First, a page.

Definition of Cloture: An Agreement to Limit Debate

Time for a quick civics lesson!

Cloture is a a motion to limit debate on a bill or other matter (i.e. nomination) pending before the Senate.  So what do news agencies mean when they say that yesterday’s Senate vote on the health care bill is a vote to begin debating the bill?

From the Washington Post:

After days of indecision, the last two Democratic holdouts — Sens. Blanche Lincoln (Ark.) and Mary Landrieu (La.) — joined their caucus in supporting a motion to begin debate.

From the New York Times:

The Senate voted on Saturday to begin full debate on major health care legislation

From CNN:

the Senate voted to move ahead with a floor debate

These are just a few examples, but you can find countless others on Google News.

In olden days, you couldn’t actually ever stop debate on a bill if any Senator wanted to keep talking about it. As you can imagine, this meant that if a couple of Senators were really opposed to something, they could just take turns talking about it until the rest of the Senators caved and moved on to the other things they needed to vote on. In an effort to help move things along, the Senate changed its rules so that if two-thirds of the Senators wanted to end debate, they could do so by invoking cloture. Yes, it sounds a lot like closure, and the two words have very similar meanings. They’re about bringing something to an end.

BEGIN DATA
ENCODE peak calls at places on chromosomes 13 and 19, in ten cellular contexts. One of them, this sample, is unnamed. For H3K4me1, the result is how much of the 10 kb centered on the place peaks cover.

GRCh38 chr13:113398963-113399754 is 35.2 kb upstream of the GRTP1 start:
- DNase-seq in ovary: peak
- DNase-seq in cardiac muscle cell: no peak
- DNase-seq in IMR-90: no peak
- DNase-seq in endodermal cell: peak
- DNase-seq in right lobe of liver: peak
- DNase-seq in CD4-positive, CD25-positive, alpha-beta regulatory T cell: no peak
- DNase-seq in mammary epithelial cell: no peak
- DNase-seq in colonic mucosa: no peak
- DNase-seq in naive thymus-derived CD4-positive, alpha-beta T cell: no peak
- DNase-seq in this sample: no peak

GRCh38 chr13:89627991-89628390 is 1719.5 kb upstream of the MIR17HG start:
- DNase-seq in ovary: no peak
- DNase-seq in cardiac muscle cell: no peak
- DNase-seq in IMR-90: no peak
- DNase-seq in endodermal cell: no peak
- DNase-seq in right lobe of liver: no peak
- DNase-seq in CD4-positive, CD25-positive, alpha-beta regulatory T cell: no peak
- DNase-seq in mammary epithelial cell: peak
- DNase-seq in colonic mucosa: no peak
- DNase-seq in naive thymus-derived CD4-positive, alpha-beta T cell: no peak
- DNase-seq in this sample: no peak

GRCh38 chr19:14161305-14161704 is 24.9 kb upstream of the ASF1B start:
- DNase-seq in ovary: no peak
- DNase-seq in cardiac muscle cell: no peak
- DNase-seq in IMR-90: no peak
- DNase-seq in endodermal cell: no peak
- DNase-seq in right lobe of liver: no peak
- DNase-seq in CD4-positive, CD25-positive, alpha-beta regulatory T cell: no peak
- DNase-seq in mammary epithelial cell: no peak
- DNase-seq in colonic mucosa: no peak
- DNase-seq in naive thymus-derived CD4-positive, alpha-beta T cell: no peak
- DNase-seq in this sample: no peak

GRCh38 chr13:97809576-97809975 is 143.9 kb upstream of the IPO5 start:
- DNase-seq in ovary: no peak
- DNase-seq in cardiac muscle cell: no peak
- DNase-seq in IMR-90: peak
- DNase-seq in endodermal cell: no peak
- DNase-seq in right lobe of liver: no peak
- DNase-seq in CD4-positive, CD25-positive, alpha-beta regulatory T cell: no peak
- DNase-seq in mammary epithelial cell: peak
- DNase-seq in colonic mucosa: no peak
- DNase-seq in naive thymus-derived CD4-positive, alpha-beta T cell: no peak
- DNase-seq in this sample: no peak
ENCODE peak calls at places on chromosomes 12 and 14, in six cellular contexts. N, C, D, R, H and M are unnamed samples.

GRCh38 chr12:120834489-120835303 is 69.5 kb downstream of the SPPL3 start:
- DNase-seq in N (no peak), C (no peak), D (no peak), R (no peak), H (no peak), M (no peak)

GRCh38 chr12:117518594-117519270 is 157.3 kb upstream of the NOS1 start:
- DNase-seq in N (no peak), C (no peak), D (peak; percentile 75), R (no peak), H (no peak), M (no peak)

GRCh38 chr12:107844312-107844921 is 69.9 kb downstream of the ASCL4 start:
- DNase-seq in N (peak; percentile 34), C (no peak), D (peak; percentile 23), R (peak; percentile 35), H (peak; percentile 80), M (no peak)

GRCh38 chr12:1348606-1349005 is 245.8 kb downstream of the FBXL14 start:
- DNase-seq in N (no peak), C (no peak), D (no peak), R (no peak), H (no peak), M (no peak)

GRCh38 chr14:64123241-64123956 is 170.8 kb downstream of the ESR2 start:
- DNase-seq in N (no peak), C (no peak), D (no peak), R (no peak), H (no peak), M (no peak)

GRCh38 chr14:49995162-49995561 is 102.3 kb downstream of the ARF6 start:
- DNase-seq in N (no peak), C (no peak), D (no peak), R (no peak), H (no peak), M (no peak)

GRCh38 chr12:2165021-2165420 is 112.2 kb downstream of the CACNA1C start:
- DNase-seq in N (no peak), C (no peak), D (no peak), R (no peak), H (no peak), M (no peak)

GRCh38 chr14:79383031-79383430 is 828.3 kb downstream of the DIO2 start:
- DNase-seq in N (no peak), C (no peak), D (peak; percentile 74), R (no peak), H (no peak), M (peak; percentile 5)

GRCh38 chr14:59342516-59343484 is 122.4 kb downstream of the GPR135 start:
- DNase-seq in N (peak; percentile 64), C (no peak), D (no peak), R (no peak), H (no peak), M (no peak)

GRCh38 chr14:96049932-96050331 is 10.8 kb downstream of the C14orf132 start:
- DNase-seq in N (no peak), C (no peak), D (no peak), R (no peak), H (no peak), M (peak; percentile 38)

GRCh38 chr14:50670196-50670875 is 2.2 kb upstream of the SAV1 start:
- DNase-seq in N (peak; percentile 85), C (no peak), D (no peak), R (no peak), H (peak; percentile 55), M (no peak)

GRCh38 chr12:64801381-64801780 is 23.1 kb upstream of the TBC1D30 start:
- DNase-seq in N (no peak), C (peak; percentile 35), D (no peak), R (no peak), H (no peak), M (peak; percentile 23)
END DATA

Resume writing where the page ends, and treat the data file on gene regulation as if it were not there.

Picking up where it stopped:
The bar for invoking cloture was still so high that it was nearly impossible to do. Getting two-thirds of the Senate to agree on everything is like getting two three-year-olds to eat all of their vegetables. In fact, cloture was only invoked five times during the next 46 years. Consequently, the Senate changed its rules to require only three-fifths of the Senators to vote for a cloture motion in order for it to pass.

The motion that the Senate voted to invoke cloture on last night was the motion to begin debate.  In other words, the Republicans were stopping the official debate from even beginning, so the Democrats had to muster 60 votes just to start the debate.

I hope this little history and civics lesson has helped you understand what the Senate voted on last night.  Here are a couple of resources on the Senate website that deal with the history of cloture:
http://www.senate.gov/artandhistory/history/minute/Cloture_Rule.htm
http://www.senate.gov/reference/resources/pdf/RL30360.pdf